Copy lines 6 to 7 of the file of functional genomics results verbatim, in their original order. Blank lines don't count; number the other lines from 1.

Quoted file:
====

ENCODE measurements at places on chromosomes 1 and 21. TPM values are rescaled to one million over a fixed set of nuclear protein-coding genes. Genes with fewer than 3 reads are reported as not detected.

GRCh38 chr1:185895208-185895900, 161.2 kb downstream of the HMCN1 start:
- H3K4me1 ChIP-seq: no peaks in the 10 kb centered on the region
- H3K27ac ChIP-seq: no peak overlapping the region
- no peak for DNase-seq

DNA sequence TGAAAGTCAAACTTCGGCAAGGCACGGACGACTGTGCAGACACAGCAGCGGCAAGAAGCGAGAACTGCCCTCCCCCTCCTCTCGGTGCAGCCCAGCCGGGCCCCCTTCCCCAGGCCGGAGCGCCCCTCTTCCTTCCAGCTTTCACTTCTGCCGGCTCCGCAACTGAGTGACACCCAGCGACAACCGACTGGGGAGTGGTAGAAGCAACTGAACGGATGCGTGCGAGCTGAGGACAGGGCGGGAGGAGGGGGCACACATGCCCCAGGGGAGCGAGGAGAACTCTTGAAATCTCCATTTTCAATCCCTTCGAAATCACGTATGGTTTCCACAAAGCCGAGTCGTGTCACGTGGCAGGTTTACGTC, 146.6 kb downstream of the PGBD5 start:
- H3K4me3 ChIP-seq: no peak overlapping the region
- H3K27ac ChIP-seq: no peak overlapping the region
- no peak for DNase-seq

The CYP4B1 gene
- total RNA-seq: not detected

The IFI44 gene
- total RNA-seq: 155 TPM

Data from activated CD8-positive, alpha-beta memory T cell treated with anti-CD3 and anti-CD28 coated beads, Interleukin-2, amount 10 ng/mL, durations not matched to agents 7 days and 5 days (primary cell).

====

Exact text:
DNA sequence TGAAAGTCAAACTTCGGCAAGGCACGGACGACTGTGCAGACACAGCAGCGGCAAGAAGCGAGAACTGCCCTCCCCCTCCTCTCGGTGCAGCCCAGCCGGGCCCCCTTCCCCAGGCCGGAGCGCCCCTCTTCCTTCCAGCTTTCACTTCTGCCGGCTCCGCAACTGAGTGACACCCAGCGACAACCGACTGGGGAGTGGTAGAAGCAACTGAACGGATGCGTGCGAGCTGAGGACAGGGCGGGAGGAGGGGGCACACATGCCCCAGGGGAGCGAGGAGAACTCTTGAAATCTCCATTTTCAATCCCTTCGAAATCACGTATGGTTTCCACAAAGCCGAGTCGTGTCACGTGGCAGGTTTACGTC, 146.6 kb downstream of the PGBD5 start:
- H3K4me3 ChIP-seq: no peak overlapping the region